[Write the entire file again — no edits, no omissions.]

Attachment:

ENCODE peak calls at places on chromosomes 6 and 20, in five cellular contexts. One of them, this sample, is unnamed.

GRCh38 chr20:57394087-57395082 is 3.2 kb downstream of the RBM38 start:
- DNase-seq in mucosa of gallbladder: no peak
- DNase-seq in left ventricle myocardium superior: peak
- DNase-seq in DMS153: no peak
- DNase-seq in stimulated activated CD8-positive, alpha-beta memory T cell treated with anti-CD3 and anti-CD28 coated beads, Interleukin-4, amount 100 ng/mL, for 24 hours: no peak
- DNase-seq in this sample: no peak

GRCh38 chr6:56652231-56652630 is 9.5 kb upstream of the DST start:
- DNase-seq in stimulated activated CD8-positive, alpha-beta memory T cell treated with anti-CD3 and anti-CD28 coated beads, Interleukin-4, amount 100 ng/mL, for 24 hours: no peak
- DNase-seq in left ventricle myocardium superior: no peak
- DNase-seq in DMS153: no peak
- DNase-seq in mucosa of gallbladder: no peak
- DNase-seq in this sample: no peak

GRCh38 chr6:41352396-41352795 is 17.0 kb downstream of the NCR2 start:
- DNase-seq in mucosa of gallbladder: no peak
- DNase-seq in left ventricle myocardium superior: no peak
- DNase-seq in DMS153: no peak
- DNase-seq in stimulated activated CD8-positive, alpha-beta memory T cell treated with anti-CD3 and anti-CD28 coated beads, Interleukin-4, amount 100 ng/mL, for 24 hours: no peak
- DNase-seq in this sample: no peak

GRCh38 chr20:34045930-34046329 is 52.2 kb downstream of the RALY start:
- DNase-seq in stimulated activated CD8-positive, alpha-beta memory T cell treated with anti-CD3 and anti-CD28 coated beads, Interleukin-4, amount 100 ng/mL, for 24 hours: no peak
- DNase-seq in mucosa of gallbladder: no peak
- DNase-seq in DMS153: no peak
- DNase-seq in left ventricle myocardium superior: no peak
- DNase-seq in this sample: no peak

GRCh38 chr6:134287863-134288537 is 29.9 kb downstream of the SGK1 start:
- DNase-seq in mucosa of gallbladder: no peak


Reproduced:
ENCODE peak calls at places on chromosomes 6 and 20, in five cellular contexts. One of them, this sample, is unnamed.

GRCh38 chr20:57394087-57395082 is 3.2 kb downstream of the RBM38 start:
- DNase-seq in mucosa of gallbladder: no peak
- DNase-seq in left ventricle myocardium superior: peak
- DNase-seq in DMS153: no peak
- DNase-seq in stimulated activated CD8-positive, alpha-beta memory T cell treated with anti-CD3 and anti-CD28 coated beads, Interleukin-4, amount 100 ng/mL, for 24 hours: no peak
- DNase-seq in this sample: no peak

GRCh38 chr6:56652231-56652630 is 9.5 kb upstream of the DST start:
- DNase-seq in stimulated activated CD8-positive, alpha-beta memory T cell treated with anti-CD3 and anti-CD28 coated beads, Interleukin-4, amount 100 ng/mL, for 24 hours: no peak
- DNase-seq in left ventricle myocardium superior: no peak
- DNase-seq in DMS153: no peak
- DNase-seq in mucosa of gallbladder: no peak
- DNase-seq in this sample: no peak

GRCh38 chr6:41352396-41352795 is 17.0 kb downstream of the NCR2 start:
- DNase-seq in mucosa of gallbladder: no peak
- DNase-seq in left ventricle myocardium superior: no peak
- DNase-seq in DMS153: no peak
- DNase-seq in stimulated activated CD8-positive, alpha-beta memory T cell treated with anti-CD3 and anti-CD28 coated beads, Interleukin-4, amount 100 ng/mL, for 24 hours: no peak
- DNase-seq in this sample: no peak

GRCh38 chr20:34045930-34046329 is 52.2 kb downstream of the RALY start:
- DNase-seq in stimulated activated CD8-positive, alpha-beta memory T cell treated with anti-CD3 and anti-CD28 coated beads, Interleukin-4, amount 100 ng/mL, for 24 hours: no peak
- DNase-seq in mucosa of gallbladder: no peak
- DNase-seq in DMS153: no peak
- DNase-seq in left ventricle myocardium superior: no peak
- DNase-seq in this sample: no peak

GRCh38 chr6:134287863-134288537 is 29.9 kb downstream of the SGK1 start:
- DNase-seq in mucosa of gallbladder: no peak